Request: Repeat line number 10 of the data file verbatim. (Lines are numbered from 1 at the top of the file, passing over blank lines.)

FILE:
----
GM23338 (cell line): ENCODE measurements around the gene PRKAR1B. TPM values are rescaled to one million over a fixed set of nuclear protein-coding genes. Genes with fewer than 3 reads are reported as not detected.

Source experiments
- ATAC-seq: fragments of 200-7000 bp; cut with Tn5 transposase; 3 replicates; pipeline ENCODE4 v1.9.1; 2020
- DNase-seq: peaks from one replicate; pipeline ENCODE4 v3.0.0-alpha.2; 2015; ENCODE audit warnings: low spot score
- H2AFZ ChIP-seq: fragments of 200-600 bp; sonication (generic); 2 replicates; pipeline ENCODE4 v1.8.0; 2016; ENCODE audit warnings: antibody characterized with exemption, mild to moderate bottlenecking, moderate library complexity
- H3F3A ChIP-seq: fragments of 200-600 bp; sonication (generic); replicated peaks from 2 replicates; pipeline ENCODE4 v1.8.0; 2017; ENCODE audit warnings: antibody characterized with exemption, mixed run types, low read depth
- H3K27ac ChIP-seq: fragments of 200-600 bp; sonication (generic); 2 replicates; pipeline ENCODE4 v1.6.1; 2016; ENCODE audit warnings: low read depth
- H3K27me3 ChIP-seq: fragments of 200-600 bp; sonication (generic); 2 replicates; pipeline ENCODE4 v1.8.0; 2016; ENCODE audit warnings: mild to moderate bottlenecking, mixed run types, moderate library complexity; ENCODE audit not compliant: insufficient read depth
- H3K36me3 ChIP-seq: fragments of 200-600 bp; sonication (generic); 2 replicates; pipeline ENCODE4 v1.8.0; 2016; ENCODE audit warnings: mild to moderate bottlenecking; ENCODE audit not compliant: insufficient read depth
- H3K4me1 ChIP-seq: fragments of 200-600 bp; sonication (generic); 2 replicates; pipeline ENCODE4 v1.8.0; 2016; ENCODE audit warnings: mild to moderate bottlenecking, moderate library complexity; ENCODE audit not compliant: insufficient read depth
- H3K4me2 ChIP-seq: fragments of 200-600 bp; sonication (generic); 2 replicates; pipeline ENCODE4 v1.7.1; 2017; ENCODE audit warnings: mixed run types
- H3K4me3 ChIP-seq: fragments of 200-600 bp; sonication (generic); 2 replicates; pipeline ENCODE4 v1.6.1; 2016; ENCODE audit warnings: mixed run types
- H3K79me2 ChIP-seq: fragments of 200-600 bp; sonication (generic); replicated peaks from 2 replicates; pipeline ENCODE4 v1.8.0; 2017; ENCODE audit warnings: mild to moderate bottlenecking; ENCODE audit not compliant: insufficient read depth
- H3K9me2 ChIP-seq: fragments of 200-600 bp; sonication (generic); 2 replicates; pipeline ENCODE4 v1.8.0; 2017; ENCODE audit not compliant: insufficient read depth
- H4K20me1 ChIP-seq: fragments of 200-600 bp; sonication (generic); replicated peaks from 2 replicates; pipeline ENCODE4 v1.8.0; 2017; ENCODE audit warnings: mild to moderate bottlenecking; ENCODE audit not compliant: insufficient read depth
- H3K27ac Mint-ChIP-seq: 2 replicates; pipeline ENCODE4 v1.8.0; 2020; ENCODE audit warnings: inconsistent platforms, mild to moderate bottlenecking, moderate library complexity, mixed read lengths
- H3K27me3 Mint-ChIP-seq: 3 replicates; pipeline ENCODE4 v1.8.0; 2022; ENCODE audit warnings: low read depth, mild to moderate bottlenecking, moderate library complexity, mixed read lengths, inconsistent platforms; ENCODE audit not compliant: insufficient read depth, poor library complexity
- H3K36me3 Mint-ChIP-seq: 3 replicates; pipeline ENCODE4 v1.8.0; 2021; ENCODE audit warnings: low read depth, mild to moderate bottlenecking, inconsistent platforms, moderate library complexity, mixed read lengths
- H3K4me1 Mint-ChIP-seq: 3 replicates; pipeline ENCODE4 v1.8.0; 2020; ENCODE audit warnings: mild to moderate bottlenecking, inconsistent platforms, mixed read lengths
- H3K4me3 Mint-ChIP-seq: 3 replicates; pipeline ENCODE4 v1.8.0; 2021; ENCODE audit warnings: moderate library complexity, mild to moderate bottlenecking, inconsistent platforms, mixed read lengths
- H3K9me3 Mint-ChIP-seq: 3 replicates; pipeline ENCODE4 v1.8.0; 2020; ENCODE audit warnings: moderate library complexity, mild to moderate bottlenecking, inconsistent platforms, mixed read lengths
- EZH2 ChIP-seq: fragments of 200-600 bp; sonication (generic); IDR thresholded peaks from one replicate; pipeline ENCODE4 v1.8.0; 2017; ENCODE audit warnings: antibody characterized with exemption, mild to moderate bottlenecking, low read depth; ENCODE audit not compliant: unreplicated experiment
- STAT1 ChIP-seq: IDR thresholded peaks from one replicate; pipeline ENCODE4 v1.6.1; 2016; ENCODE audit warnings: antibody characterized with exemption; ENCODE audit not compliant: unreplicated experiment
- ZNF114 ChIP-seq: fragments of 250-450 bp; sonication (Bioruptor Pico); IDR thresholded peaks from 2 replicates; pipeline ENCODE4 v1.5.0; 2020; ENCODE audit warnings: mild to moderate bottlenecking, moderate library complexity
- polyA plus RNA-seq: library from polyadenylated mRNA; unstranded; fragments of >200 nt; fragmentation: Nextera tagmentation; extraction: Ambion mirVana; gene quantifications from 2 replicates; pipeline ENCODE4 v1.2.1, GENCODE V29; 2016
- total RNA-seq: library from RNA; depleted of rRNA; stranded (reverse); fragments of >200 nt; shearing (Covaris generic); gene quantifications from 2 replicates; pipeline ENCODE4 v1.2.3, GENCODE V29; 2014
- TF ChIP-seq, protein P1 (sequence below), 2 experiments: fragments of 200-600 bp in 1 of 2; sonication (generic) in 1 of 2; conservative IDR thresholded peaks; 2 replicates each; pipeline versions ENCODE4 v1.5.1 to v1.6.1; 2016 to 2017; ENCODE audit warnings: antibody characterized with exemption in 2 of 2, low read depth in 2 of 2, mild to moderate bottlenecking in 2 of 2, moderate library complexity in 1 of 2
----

- H3K4me1 ChIP-seq: fragments of 200-600 bp; sonication (generic); 2 replicates; pipeline ENCODE4 v1.8.0; 2016; ENCODE audit warnings: mild to moderate bottlenecking, moderate library complexity; ENCODE audit not compliant: insufficient read depth